James Stanley Hey

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James Stanley Hey FRS[1] (3 May 1909 - 27 February 2000) was an English physicist and radio astronomer. With the targeted application of radar technology for astronomical research, he lay the basis for the development of radio astronomy . He discovered that the Sun radiates radio waves and localized for the first time an extragalactic radio source in the constellation Cygnus .

Biography[edit]

He was born in 1909 in Nelson, Lancashire, the third son of a cotton manufacturer, which was the main industry in Lancashire. Hey studied physics at the University of Manchester, graduating in 1930, and obtained his master’s degree in X-ray crystallography the next year. His wife, Edna Heywood, was a fellow student there.[2] He was then a teacher of physics in a northern grammar school for some years. In 1942 Hey joined the Army Operational Research Group (AORG) after a 6-week course at the Army Radio School. His task was to work on radar anti-jamming methods; for a year German jamming of Allied radar had been a problem and the escape of two German warships (Scharnhorst and Gneisenau) through the English Channel, aided by enemy radar jamming from the French Coast, had highlighted the problem. In February 1942 Hey had reports of severe noise jamming of anti-aircraft radars in the 4–8 m range. Realizing that the direction of maximum interference seemed to follow the Sun, he checked with the Royal Observatory[disambiguation needed] and found that a very active sunspot was traversing the solar disc. He concluded that a sunspot region, which was believed to emit streams of energetic ions and electrons in magnetic fields of around 100 G (gauss), could emit metre-wave radiation. In 1942, G.C. Southworth in the USA also linked the Sun with radio noise, this time in the centimetre-wave region.

Later, in 1945, Hey used radar to track the paths of V-2 rockets approaching London at about 100 miles high. A problem here arose from spasmodic transient radar echoes at heights of about 60 miles, arriving at a rate of five to 10 per hour. When the V-2 attacks ceased, the echoes did not; Hey concluded that meteor trails were responsible and that radar could be used to track meteor streams, and could of course do so by day as well as by night.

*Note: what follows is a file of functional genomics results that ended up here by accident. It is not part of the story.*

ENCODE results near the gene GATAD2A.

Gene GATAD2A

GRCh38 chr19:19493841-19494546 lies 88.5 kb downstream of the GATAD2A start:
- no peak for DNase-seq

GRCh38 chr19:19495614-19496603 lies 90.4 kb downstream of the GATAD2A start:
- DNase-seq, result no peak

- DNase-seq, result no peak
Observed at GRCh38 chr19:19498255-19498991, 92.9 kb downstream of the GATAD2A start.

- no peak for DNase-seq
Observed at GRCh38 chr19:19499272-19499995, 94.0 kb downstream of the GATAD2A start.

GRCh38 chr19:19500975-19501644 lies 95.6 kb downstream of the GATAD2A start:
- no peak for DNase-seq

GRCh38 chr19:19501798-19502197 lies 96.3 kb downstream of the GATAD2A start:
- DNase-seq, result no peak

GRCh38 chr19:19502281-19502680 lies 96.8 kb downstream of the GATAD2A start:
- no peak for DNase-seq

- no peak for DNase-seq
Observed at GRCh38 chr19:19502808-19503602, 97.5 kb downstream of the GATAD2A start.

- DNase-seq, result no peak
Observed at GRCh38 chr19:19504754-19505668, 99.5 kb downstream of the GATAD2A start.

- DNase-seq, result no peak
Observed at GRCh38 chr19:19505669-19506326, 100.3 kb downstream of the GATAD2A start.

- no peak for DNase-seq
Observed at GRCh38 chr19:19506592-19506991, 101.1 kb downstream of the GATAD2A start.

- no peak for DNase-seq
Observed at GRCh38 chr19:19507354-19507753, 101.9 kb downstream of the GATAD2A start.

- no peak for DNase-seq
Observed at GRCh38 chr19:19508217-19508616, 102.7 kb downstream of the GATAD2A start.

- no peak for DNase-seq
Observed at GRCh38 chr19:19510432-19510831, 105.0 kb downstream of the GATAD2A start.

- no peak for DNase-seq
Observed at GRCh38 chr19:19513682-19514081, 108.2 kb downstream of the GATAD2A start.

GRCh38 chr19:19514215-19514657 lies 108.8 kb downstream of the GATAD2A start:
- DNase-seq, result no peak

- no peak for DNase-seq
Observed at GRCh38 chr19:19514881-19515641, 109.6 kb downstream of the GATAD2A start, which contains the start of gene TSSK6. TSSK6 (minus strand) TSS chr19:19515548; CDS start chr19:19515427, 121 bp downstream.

Hey’s results of 1942 could not be published until after the war.

Hey became Head of the AORG in 1949. He then worked as a researcher at the Royal Radar Establishment at Malvern, where he also continued his radio astronomical observations. From 1966 until his retirement in 1969 he was head of the research department.

Awards[edit]

Publications by Hey[edit]

  • Hey, J. S. (1946). "Solar Radiations in the 4–6 Metre Radio Wave-Length Band". Nature 157 (3976): 47–48. doi:10.1038/157047b0.  edit
  • Hey, J. S.; Stewart, G. S. (1946). "Derivation of Meteor Stream Radiants by Radio Reflexion Methods". Nature 158 (4014): 481. doi:10.1038/158481a0.  edit
  • Hey, J. S.; Stewart, G. S. (1947). "Radar observations of meteors". Proceedings of the Physical Society 59 (5): 858. doi:10.1088/0959-5309/59/5/312.  edit
  • Hey, JS, Parsons, SJ, en Stewart, GS, Radio observations of the Giacobinid Meteor shower, 1946, Mon. Not. Not. R. R. Astr. Astre. Soc., 107, 176–183, 1947. Soc., 107, 176-183, 1947. 1947MNRAS.107..176H

Popular science books[edit]

  • The Radio Universe, first edition 1971
  • Evolution of Radio Astronomy in the series "Histories of Science, 1972

References[edit]

  1. ^ Hewish, A. (2002). "James Stanley Hey, M.B.E. 3 May 1909 - 27 February 2000". Biographical Memoirs of Fellows of the Royal Society 48: 167. doi:10.1098/rsbm.2002.0010.  edit
  2. ^ Hockey, Thomas (2009). The Biographical Encyclopedia of Astronomers. Springer Publishing. ISBN 978-0-387-31022-0. Retrieved August 22, 2012.